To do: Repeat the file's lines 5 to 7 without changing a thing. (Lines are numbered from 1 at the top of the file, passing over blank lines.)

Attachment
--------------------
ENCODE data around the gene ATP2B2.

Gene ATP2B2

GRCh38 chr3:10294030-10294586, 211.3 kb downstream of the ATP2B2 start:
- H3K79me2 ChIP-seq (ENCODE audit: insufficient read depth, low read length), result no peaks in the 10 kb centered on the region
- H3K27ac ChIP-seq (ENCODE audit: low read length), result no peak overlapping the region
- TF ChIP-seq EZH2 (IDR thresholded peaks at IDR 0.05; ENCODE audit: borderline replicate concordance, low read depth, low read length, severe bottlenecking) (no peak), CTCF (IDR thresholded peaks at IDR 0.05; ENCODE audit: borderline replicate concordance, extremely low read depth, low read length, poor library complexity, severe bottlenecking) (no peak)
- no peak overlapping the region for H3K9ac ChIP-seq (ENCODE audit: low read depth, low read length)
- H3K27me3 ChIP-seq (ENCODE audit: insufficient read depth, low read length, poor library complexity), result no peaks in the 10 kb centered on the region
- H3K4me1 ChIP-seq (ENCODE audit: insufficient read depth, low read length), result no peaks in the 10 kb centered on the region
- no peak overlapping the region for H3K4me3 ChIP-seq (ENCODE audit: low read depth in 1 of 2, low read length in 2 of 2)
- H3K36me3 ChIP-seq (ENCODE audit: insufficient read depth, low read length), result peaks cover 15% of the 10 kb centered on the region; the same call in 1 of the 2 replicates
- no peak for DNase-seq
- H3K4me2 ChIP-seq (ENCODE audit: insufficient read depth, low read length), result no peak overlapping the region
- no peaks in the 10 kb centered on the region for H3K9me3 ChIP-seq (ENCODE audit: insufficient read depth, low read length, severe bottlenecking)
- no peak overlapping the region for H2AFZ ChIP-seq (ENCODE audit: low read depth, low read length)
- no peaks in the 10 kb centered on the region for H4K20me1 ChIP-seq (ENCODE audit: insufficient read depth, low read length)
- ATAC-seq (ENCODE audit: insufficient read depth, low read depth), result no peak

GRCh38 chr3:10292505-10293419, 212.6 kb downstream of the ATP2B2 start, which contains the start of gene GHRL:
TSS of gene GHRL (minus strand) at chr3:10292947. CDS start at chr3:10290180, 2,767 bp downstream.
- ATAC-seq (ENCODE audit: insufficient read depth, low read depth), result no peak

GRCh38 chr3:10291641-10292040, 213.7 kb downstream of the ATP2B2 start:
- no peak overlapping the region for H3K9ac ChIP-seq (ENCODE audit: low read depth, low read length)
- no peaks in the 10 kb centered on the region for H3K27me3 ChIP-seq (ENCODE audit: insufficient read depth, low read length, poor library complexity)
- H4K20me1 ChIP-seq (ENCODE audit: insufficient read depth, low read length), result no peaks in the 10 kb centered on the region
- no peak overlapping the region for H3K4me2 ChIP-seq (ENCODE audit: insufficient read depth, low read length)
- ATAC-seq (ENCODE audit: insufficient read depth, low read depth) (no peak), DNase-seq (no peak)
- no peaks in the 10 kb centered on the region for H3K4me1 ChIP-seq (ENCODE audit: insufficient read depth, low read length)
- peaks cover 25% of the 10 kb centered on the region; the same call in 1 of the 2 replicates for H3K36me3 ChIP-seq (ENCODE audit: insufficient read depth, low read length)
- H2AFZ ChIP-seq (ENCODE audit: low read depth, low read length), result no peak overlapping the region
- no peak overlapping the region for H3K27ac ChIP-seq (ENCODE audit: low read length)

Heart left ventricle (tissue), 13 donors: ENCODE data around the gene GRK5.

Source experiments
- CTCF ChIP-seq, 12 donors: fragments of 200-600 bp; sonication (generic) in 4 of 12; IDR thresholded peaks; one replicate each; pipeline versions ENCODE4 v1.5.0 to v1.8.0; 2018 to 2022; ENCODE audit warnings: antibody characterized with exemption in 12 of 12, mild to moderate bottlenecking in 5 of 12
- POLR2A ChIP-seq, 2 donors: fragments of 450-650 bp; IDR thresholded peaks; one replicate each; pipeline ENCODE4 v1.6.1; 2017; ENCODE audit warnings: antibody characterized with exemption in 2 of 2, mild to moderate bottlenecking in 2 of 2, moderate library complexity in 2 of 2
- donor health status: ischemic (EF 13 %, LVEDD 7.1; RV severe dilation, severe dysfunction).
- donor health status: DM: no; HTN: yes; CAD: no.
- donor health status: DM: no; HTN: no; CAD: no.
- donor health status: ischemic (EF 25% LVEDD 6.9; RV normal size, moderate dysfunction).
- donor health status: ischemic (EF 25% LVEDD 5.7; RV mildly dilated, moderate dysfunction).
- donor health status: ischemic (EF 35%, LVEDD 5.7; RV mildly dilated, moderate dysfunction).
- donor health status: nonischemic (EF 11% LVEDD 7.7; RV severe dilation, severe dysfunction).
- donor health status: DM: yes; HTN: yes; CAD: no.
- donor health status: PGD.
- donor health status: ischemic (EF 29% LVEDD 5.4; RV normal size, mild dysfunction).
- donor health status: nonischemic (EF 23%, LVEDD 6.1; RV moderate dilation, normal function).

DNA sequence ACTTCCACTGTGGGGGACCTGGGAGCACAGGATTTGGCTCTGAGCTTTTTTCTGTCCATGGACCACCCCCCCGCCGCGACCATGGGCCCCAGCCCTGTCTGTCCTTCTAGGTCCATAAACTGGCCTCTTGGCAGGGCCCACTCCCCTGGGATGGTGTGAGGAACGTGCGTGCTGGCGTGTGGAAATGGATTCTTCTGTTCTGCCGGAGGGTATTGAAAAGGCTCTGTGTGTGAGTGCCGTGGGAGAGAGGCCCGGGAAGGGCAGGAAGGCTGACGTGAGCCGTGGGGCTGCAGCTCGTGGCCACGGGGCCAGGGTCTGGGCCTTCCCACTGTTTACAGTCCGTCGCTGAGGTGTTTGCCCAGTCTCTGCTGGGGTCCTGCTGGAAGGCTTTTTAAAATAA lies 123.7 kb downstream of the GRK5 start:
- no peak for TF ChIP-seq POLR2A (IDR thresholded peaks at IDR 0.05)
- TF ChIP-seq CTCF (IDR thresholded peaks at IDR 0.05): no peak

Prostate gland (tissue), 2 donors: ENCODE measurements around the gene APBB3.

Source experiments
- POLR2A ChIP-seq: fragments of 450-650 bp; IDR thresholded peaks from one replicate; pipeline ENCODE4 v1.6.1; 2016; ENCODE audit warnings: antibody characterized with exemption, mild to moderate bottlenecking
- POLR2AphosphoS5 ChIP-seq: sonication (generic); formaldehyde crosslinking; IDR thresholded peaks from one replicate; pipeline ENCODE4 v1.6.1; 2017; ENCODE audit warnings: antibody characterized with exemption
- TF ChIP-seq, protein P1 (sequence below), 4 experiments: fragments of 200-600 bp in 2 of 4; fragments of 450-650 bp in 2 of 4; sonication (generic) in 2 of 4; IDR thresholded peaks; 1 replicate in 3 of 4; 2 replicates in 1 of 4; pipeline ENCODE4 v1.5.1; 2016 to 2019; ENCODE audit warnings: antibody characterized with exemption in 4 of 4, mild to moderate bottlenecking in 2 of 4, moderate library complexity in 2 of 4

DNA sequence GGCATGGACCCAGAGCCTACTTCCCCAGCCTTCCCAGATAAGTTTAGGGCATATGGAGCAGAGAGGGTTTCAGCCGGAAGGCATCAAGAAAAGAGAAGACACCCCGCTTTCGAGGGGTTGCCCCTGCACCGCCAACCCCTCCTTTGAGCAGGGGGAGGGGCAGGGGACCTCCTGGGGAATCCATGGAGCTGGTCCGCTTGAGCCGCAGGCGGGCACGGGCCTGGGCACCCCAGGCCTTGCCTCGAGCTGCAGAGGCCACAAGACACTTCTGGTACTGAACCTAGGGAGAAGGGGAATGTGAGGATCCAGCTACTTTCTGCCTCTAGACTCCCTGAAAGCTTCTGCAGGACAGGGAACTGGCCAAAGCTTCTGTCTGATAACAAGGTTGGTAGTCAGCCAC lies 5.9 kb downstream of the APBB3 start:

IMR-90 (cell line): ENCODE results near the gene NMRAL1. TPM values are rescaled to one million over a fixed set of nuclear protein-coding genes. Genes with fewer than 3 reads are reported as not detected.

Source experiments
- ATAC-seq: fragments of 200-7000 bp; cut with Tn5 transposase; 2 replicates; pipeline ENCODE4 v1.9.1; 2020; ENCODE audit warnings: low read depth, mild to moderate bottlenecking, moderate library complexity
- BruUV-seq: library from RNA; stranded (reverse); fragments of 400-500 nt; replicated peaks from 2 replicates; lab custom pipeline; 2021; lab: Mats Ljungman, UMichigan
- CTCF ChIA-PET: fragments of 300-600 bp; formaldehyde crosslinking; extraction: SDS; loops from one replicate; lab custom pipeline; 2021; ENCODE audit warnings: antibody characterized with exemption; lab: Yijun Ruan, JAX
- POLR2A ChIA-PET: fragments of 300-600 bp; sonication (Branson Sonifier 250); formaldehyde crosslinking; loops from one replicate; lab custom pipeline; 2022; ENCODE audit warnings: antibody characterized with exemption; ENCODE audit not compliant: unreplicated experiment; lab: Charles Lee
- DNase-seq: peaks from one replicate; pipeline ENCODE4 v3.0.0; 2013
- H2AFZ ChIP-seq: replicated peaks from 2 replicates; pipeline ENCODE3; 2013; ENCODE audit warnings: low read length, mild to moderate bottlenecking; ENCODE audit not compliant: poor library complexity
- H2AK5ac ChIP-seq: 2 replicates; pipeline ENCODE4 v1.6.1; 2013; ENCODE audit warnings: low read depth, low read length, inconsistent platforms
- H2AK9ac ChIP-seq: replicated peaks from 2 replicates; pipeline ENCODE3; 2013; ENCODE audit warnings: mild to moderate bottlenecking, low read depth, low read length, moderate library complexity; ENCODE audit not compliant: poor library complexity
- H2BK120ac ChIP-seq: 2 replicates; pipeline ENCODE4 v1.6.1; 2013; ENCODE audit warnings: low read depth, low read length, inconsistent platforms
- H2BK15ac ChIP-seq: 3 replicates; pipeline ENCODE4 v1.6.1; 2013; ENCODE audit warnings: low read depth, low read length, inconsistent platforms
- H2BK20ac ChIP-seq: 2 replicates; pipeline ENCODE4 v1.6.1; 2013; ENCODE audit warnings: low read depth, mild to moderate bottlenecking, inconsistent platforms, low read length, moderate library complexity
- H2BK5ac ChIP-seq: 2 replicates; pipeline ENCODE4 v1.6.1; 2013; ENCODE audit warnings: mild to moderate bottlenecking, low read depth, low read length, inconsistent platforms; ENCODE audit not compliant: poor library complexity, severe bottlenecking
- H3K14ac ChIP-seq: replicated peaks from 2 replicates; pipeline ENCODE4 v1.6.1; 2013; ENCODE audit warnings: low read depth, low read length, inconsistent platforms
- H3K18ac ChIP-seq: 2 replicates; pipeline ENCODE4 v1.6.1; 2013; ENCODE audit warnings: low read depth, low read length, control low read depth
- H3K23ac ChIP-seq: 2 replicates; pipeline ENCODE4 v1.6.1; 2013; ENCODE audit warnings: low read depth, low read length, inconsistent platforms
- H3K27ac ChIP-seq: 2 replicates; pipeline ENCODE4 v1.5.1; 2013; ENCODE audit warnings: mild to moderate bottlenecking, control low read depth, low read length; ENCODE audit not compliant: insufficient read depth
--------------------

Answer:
- H3K27ac ChIP-seq (ENCODE audit: low read length), result no peak overlapping the region
- TF ChIP-seq EZH2 (IDR thresholded peaks at IDR 0.05; ENCODE audit: borderline replicate concordance, low read depth, low read length, severe bottlenecking) (no peak), CTCF (IDR thresholded peaks at IDR 0.05; ENCODE audit: borderline replicate concordance, extremely low read depth, low read length, poor library complexity, severe bottlenecking) (no peak)
- no peak overlapping the region for H3K9ac ChIP-seq (ENCODE audit: low read depth, low read length)